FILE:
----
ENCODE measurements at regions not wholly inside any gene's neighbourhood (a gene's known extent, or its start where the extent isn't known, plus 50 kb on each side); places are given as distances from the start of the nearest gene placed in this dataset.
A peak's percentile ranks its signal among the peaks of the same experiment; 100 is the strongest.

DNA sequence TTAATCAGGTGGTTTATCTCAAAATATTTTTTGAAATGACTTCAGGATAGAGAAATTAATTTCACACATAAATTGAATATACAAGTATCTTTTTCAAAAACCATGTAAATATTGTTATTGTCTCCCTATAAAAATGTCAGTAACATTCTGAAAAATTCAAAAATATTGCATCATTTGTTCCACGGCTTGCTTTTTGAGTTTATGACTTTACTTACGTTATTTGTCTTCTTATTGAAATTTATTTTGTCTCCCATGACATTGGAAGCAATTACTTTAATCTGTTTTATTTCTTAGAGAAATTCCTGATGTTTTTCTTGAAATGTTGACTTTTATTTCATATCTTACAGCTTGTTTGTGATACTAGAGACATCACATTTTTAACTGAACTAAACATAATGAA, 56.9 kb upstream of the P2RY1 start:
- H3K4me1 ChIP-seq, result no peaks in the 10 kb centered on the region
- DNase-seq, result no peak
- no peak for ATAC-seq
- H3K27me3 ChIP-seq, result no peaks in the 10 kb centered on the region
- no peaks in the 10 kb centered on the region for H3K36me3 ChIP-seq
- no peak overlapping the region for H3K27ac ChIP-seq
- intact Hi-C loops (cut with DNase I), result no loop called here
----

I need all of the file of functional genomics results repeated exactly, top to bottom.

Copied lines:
ENCODE measurements at regions not wholly inside any gene's neighbourhood (a gene's known extent, or its start where the extent isn't known, plus 50 kb on each side); places are given as distances from the start of the nearest gene placed in this dataset.
A peak's percentile ranks its signal among the peaks of the same experiment; 100 is the strongest.

DNA sequence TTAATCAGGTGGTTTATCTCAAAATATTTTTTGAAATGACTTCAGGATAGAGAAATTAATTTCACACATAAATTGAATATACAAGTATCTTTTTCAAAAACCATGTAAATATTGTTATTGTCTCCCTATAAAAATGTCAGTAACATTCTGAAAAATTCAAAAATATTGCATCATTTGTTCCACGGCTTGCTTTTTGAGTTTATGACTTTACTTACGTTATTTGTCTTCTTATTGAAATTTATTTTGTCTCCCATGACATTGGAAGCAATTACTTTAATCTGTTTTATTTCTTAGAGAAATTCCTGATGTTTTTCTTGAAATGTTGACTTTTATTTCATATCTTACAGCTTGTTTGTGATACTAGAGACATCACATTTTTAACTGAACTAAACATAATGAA, 56.9 kb upstream of the P2RY1 start:
- H3K4me1 ChIP-seq, result no peaks in the 10 kb centered on the region
- DNase-seq, result no peak
- no peak for ATAC-seq
- H3K27me3 ChIP-seq, result no peaks in the 10 kb centered on the region
- no peaks in the 10 kb centered on the region for H3K36me3 ChIP-seq
- no peak overlapping the region for H3K27ac ChIP-seq
- intact Hi-C loops (cut with DNase I), result no loop called here